It’s a sunny day in March, no cloud is visible in the sky and I’m in the car heading towards Tväråträsk. As I take the frozen road 363, the pace of the car drops and the excitement comes. How did two Dutchmen ended up here in northern Sweden? What is so attractive about this sparsely populated area?
I have received directions on the phone, but as usual … the memory is a little complicated. I have to stop a local in warning clothes collecting the mail. “Excuse me, where does Paula live?” I think in a village as small as this one, maybe I do not need to develop the issue any more than this. “Three houses away and up on a hill” Is the response. I find it, but it does not look like a big tourist center, but rather a plainm and peaceful residential building. Considering everything I have heard about Laplandtime and how many visitors from Europe come here, I thought it would be a huge building.
Her energy and her joy shines from the first moment. Paula is in the kitchen and immediately puts the kettle on when I step in. The Siamese cats Bart and Prince walk around me, interested; so beautiful, but forbidden fruit for a cat allergic. Paula Perriens is an important part of the Gold of Lapland organization. As a board member, translator, interpreter, Facebook manager and with her general knowledge about the Netherlands, she has been a key individual in many ways. -I think it’s important to work together, and there are such unique resources here.
I had no idea Tväråträsk would be so international. Laplandtime receives bookings mostly from Switzerland, France, Germany, The Netherlands and Belgium. I ask how the guests get here. -Often, we help them find flights up to Lycksele, Umeå or Skellefteå, then they drive here. They appear to have no problem getting out on wild inland roads.
In Holland, Paula worked as a mayor and a lawyer, which was very time consuming. Her husband Frans had his own business and also worked almost 24 hours a day. “We felt like we needed something else, and we had traveled in Scandinavia, which we like a lot, an incredible number of times. We used to rent a camper and drive about 10.000 km in four weeks”, Paula says while serving the tea. The answer to how they ended up in Tväråträsk is: by coincidence. They browsed the Swedish buy-and-sell website “Blocket” and found the house where they have now lived for eight years. “We are living our dream now”, she says, looking very pleased.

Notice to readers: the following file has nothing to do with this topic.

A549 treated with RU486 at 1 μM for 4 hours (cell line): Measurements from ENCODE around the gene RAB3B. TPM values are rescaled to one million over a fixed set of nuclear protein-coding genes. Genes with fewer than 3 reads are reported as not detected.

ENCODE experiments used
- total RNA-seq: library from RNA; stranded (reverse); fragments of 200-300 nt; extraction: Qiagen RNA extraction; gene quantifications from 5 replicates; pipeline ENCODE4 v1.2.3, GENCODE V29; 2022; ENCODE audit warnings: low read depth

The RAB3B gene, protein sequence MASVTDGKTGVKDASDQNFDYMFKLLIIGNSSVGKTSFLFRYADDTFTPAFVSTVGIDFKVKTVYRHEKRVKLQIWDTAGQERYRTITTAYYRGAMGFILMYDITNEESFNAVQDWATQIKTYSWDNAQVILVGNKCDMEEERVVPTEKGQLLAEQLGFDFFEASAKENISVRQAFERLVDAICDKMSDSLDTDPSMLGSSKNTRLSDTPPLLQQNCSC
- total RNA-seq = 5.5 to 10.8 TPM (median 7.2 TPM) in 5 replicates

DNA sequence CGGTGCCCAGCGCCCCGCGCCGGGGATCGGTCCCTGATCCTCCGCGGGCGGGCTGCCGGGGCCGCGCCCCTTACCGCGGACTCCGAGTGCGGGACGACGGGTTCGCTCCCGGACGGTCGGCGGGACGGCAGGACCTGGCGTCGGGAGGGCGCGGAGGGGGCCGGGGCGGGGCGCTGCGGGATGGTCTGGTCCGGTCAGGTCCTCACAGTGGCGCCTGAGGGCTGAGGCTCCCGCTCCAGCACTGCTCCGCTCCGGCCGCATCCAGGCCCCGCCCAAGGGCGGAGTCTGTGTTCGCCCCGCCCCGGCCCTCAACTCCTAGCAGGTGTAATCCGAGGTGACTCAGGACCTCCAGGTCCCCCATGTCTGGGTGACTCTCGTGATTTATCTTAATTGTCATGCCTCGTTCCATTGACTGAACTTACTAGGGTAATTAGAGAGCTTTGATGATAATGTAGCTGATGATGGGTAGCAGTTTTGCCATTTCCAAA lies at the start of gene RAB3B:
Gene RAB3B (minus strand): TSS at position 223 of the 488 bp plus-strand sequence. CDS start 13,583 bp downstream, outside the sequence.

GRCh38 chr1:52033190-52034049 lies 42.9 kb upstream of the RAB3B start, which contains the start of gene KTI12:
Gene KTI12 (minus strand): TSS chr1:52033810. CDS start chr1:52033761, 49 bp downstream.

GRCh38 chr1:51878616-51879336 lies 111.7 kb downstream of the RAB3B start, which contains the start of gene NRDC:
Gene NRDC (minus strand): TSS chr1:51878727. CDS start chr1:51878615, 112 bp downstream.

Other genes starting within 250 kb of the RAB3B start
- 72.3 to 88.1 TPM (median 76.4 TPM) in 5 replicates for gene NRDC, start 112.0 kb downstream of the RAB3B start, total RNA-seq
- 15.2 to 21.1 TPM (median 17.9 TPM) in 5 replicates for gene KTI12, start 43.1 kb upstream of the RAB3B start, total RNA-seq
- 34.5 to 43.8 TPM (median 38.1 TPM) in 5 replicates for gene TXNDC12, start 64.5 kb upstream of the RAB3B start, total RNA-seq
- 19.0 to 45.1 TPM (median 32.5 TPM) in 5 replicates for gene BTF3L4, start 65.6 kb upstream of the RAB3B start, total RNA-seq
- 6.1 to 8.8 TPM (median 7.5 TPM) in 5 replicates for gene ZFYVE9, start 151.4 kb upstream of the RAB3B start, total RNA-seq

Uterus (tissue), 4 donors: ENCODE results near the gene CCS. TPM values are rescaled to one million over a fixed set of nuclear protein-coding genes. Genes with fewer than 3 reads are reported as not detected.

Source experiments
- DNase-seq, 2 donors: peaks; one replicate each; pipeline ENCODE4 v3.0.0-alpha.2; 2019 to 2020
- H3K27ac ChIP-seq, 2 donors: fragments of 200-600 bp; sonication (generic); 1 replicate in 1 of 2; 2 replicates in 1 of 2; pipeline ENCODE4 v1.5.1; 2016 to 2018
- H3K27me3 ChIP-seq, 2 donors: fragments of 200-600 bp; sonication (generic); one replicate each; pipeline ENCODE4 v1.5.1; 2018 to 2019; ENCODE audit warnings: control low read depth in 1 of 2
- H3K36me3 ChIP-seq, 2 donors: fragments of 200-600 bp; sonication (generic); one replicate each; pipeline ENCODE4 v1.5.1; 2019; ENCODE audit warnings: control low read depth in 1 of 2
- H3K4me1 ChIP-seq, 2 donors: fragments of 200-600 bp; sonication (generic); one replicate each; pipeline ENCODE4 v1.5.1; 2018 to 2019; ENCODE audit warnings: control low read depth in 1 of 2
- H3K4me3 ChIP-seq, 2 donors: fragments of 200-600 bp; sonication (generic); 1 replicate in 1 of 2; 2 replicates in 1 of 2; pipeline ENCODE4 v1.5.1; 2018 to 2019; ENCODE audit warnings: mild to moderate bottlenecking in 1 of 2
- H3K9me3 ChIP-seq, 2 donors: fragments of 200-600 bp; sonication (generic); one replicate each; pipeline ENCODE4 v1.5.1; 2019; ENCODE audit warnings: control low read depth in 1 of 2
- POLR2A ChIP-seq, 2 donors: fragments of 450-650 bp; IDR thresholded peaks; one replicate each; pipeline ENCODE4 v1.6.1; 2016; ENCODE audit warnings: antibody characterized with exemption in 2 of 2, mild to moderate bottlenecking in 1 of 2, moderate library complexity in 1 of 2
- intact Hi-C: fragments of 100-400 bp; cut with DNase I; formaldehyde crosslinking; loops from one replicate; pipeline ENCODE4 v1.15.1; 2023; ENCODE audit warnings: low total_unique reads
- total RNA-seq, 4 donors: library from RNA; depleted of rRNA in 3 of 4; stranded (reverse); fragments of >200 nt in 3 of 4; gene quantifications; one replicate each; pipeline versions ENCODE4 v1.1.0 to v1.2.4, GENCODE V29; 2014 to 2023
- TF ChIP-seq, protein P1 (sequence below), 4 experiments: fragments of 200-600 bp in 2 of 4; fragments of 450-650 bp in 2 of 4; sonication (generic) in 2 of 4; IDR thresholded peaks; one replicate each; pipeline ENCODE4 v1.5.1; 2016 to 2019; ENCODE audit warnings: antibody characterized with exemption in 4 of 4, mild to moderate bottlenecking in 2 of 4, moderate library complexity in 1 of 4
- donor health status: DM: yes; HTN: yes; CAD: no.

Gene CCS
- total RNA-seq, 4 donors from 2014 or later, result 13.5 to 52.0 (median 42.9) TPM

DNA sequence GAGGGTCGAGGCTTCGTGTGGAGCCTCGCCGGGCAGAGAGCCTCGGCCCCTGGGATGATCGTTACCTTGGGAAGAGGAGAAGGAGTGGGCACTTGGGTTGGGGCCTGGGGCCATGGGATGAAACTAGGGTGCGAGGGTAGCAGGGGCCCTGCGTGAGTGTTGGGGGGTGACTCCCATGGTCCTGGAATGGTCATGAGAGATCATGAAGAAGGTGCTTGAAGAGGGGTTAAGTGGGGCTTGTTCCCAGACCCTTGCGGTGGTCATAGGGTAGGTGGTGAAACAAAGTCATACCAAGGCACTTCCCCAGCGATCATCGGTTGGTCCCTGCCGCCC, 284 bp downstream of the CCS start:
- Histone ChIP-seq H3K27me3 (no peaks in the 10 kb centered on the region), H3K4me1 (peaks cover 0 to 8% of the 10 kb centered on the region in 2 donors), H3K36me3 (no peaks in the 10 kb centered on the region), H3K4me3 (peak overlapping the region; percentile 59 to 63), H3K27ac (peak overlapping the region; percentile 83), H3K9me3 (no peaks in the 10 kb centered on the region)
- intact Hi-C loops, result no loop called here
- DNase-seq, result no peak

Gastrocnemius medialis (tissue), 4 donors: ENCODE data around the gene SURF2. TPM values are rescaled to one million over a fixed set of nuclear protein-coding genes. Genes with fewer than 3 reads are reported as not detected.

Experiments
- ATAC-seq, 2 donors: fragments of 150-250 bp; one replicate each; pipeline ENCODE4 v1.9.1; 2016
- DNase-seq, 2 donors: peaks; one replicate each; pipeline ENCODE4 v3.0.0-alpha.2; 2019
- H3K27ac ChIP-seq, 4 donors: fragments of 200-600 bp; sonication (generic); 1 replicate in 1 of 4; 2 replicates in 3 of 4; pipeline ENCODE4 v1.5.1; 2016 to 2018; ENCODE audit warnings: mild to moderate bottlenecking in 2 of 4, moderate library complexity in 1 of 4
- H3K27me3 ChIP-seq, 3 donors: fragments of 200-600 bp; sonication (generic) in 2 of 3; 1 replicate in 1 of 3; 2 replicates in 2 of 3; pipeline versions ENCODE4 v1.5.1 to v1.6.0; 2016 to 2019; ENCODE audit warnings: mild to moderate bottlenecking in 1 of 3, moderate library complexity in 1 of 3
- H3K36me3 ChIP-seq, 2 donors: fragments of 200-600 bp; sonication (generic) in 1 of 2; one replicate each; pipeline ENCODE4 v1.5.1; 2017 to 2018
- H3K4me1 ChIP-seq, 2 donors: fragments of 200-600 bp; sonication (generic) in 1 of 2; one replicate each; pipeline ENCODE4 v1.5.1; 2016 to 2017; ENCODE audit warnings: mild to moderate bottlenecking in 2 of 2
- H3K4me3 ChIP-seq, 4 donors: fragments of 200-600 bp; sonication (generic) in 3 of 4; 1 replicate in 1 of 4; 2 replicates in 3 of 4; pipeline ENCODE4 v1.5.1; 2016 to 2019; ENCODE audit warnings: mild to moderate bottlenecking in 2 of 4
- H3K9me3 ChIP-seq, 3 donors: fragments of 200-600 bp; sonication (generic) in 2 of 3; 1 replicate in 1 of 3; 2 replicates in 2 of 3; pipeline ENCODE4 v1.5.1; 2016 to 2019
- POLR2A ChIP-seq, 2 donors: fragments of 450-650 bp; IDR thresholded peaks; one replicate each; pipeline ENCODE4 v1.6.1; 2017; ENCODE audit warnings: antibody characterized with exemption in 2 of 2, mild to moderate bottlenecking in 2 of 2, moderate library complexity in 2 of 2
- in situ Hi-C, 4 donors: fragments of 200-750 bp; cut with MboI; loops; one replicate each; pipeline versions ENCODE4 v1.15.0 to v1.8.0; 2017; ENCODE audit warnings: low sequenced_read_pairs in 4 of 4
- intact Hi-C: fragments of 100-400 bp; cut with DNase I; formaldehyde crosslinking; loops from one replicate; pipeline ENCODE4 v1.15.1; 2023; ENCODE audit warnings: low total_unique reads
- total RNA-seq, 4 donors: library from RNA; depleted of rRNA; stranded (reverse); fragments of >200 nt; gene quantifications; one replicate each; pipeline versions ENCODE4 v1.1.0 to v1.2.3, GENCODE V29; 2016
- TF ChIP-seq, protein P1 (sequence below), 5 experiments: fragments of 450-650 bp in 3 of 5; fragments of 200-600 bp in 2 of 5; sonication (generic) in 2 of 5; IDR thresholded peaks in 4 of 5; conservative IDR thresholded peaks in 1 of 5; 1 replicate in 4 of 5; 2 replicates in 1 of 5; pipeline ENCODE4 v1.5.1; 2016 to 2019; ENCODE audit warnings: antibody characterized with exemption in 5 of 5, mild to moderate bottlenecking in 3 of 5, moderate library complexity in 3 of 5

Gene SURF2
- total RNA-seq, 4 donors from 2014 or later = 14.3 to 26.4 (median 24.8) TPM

Their company Laplandtime offers both accommodation and activities in the countryside around Tväråträsk. There is fishing in the summer and snowmobile riding in the winter. Frans usually acts as a guide for the guests and Paula takes care of the service. “I usually go grocery shopping for the guests at Ica Jonsson in Gargnäs. It is obvious to her that tourism should benefit local companies. “It is important that we give back to the village we live in. For example, we bought our snowmobiles locally. Because what happens to these stores if we go somewhere else to buy these things? Frans and Paula’s Lodge offers self-catering for guests, but even there she has to act as an interpreter when reading the packaging. “And they usually just resort to the grill on the balcony instead,” she laughs. The lodge in Tväråträsk does not rest many days of the year. “We are off only from October to mid January, then it’s full house again. The inland really delivers – via Holland.
Facts about Laplandtime
Running since 2010
Number of guests per year: approximately 130
Fun to know: Paula is also the village’s spinning and Yoga/Pilates teacher, as well as chairman at Tväråträsk village association.
Text: Sofia Johansson
Translation: Floriane Colonnier, Linnéa Fällman